Siloed data is an issue, especially in crisis situations. However right now most client information is stored in disparate settings. In order to move toward a more comprehensive system of care, providers need an efficient way to quickly obtain vital information in the moment to support a quality, whole-person, informed response to the person in crisis.

“This is where we can use technology to get the information we need when we need it,” Williams said. “In fact, we have a requirement and duty to share that important health information, leading us toward the interoperability we need. The more information we know about the individual, the better we can serve them and help reduce risk.”

By implementing a population health platform, Virginia is working to centralize information stored electronically and truly connect various systems of care such as crisis call center hubs, emergency departments, hospitals and behavioral health providers. Using a centralized crisis call center integrated with the Netsmart population health platform, Virginia will gain a more holistic view of an individual’s care journey by bringing in data from different provider organizations.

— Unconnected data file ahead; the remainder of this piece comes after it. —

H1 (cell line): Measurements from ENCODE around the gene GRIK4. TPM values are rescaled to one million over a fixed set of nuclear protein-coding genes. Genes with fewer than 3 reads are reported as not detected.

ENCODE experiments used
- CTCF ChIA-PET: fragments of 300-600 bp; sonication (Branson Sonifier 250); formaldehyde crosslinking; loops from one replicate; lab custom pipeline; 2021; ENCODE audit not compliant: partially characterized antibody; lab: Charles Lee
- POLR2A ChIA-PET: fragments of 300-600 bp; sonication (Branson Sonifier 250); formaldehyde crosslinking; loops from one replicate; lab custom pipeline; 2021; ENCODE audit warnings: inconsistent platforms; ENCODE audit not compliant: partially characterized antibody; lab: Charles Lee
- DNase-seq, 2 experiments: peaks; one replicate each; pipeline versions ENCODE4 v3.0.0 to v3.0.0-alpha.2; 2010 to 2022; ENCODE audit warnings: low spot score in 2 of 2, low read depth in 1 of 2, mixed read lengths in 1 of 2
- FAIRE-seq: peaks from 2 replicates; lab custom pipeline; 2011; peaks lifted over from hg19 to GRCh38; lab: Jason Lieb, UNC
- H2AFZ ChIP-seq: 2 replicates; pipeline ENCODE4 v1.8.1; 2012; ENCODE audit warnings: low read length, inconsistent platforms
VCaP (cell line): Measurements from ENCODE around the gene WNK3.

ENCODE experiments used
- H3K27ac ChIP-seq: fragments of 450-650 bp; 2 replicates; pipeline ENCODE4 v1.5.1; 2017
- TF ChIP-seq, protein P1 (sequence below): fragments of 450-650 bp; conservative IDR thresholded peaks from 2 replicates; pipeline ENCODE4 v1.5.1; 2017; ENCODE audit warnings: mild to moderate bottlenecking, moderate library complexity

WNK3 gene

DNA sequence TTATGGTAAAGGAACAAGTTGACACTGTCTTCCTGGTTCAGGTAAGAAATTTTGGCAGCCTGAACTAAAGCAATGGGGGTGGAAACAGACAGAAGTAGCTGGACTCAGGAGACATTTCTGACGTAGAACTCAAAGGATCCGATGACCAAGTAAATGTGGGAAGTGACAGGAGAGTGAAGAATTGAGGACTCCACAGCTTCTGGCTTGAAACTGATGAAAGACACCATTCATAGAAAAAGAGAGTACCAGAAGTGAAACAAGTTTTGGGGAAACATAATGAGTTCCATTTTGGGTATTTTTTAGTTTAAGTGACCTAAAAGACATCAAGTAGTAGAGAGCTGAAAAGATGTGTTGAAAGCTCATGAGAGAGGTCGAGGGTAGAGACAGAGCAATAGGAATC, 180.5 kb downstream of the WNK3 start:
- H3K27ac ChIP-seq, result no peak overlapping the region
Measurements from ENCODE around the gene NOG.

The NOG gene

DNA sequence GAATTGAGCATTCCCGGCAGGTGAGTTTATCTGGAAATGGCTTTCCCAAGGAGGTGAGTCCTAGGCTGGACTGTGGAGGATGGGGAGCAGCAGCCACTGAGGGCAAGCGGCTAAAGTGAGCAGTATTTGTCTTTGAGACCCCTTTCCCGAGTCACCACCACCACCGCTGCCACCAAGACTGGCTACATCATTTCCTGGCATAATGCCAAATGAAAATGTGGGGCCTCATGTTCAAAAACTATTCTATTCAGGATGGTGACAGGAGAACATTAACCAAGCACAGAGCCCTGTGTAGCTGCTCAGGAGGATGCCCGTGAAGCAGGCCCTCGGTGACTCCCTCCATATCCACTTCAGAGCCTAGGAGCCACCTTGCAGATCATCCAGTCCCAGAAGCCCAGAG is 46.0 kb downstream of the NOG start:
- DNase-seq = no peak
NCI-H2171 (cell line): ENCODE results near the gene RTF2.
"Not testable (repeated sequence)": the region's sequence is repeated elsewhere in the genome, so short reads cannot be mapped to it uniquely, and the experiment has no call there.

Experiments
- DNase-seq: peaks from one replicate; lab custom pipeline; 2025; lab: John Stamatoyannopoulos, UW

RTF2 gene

Through the platform’s interoperability capabilities, information from electronic health records, HIEs, hospitals or jails can be consumed, while also looking at social determinants of health and resource identification to help stratify risk, empower closed-loop referrals and overall best serve the individual during and after the crisis.

While there are lots of different models to connect care, the foundation lies with sharing data across disparate systems. This includes the ability to action information quickly and at your fingertips, especially surrounding a crisis situation as there typically isn’t a lot of time to run reports in the moment. Plus, a population health platform is integral in helping facilitate coordinated services post crisis to reduce the risk of future crisis and improve outcomes for each individual.

Knowing the full story at the scene will make the best impact for both the individual and your community. Watch the full webinar here.


Meet the Author

Julie Hiett Blog Photo
Julie Hiett · VP and GM, Population Health